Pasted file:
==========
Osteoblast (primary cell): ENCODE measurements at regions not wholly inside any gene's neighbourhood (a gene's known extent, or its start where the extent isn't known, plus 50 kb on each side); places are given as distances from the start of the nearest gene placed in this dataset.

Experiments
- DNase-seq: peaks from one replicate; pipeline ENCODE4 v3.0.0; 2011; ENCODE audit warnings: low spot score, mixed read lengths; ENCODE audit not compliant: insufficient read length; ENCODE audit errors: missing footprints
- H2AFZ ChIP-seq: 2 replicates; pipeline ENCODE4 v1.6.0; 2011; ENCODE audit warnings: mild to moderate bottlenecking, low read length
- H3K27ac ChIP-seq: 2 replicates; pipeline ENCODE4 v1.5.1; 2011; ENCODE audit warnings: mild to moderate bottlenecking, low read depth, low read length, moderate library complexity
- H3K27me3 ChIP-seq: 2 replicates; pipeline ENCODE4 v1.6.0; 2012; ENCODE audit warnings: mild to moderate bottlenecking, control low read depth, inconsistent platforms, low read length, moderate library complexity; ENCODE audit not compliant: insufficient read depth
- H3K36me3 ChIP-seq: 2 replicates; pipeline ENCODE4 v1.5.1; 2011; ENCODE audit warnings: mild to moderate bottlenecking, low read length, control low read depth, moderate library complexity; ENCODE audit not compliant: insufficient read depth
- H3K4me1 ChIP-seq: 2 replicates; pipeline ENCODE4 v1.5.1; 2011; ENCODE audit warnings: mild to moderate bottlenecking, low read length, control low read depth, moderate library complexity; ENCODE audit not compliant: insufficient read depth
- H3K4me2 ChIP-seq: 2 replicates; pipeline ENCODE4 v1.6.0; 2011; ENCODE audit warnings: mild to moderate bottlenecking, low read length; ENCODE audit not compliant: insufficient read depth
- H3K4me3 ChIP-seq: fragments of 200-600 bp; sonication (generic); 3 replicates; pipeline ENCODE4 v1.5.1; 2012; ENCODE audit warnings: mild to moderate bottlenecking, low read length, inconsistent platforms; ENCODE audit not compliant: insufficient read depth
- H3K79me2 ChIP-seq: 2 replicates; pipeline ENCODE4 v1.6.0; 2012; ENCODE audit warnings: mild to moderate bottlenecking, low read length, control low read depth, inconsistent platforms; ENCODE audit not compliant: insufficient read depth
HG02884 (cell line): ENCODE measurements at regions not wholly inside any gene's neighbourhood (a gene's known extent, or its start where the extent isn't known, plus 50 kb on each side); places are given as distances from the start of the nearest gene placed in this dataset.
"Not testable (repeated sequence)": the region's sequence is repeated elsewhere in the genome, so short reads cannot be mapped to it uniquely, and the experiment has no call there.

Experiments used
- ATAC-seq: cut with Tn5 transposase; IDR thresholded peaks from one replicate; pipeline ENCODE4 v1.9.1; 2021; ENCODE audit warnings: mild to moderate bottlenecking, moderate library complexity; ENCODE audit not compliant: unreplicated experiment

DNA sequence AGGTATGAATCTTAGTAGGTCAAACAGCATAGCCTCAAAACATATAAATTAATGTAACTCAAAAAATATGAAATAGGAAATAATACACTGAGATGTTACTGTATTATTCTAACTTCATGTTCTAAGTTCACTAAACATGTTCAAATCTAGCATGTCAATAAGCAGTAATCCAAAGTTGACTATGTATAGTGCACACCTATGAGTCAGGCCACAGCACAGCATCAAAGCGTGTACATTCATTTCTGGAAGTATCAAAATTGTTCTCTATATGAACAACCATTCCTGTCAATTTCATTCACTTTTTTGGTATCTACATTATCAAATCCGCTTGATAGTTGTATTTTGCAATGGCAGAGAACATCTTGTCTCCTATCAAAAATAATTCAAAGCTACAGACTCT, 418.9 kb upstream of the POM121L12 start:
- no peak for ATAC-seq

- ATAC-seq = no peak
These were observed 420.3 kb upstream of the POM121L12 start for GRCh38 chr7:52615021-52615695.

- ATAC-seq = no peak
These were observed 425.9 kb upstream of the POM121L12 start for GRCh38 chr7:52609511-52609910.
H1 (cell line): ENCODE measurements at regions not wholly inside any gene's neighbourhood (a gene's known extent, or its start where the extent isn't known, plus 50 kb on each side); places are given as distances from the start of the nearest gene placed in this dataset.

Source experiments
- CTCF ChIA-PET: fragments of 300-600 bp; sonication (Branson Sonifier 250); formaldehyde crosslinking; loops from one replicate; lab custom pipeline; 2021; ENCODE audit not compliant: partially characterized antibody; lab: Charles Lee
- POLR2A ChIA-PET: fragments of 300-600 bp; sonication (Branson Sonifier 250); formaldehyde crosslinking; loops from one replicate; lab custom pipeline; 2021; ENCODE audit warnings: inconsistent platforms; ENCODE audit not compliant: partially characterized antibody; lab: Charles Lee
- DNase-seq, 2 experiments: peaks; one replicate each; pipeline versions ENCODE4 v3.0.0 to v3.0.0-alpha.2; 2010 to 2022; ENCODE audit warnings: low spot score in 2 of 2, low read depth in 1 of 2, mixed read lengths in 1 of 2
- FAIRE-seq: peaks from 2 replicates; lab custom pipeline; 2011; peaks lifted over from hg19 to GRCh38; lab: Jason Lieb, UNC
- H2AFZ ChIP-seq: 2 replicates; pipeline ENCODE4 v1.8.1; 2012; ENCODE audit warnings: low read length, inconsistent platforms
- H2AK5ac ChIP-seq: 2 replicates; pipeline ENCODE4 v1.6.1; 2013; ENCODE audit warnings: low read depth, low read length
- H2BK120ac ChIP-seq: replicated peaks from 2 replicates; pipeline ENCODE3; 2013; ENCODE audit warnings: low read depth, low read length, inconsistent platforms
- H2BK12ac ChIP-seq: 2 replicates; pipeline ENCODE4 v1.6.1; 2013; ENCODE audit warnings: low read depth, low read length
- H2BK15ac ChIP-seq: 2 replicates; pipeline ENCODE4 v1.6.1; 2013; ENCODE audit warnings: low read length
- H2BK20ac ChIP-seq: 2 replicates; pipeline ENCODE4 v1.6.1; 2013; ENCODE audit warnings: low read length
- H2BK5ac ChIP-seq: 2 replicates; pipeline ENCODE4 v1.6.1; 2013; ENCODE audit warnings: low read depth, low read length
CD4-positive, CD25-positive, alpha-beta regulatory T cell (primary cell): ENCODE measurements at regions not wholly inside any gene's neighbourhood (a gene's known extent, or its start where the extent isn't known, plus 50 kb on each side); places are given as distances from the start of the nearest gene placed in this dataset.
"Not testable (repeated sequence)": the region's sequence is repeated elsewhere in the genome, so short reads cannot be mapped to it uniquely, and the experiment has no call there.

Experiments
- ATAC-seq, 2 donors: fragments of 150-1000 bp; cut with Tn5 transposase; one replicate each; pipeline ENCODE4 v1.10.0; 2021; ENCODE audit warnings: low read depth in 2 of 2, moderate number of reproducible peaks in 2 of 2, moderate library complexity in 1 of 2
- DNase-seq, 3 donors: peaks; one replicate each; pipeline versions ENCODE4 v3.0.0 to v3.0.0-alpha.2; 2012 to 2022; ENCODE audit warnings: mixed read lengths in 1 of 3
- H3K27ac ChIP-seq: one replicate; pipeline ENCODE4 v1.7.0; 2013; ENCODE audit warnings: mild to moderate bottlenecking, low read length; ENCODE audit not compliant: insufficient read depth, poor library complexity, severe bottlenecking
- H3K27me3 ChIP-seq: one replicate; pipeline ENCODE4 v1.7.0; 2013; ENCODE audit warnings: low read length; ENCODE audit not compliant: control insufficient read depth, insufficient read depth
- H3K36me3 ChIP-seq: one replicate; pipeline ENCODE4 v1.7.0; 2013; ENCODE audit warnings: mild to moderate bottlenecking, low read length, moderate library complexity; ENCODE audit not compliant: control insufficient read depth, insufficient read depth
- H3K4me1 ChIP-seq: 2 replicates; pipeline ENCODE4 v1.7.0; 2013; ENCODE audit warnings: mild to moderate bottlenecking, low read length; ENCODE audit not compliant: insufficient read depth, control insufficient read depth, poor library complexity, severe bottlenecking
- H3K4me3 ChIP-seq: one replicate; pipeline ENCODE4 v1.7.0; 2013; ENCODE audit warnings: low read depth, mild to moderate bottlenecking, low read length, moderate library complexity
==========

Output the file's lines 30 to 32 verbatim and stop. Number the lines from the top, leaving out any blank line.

- H2BK120ac ChIP-seq: replicated peaks from 2 replicates; pipeline ENCODE3; 2013; ENCODE audit warnings: low read depth, low read length, inconsistent platforms
- H2BK12ac ChIP-seq: 2 replicates; pipeline ENCODE4 v1.6.1; 2013; ENCODE audit warnings: low read depth, low read length
- H2BK15ac ChIP-seq: 2 replicates; pipeline ENCODE4 v1.6.1; 2013; ENCODE audit warnings: low read length